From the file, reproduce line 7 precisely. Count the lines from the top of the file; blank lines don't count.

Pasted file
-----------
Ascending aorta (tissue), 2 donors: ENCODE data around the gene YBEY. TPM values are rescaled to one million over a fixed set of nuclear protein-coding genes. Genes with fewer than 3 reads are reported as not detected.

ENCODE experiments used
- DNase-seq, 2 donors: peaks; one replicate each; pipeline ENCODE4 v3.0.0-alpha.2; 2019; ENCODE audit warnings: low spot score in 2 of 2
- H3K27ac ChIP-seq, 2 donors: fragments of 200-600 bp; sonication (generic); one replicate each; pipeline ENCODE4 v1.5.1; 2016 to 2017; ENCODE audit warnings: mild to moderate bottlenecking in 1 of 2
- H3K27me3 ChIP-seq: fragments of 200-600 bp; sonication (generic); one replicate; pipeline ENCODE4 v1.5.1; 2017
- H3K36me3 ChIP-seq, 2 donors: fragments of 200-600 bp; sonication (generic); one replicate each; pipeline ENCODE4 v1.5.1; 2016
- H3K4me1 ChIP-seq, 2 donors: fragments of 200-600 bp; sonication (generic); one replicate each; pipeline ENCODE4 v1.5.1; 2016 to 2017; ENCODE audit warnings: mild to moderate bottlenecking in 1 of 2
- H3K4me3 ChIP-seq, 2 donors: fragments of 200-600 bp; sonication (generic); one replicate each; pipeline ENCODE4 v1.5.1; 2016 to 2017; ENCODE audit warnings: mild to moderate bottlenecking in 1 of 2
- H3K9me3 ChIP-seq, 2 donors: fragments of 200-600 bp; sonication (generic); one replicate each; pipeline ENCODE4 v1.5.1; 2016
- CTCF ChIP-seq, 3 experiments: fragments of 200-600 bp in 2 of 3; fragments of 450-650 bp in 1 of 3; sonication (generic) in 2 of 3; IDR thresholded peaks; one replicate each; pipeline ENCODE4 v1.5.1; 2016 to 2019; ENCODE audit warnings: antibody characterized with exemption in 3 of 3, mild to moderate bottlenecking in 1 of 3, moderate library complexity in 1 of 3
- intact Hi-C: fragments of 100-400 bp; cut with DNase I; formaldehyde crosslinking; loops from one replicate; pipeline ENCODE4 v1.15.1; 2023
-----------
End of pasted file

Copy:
- H3K4me1 ChIP-seq, 2 donors: fragments of 200-600 bp; sonication (generic); one replicate each; pipeline ENCODE4 v1.5.1; 2016 to 2017; ENCODE audit warnings: mild to moderate bottlenecking in 1 of 2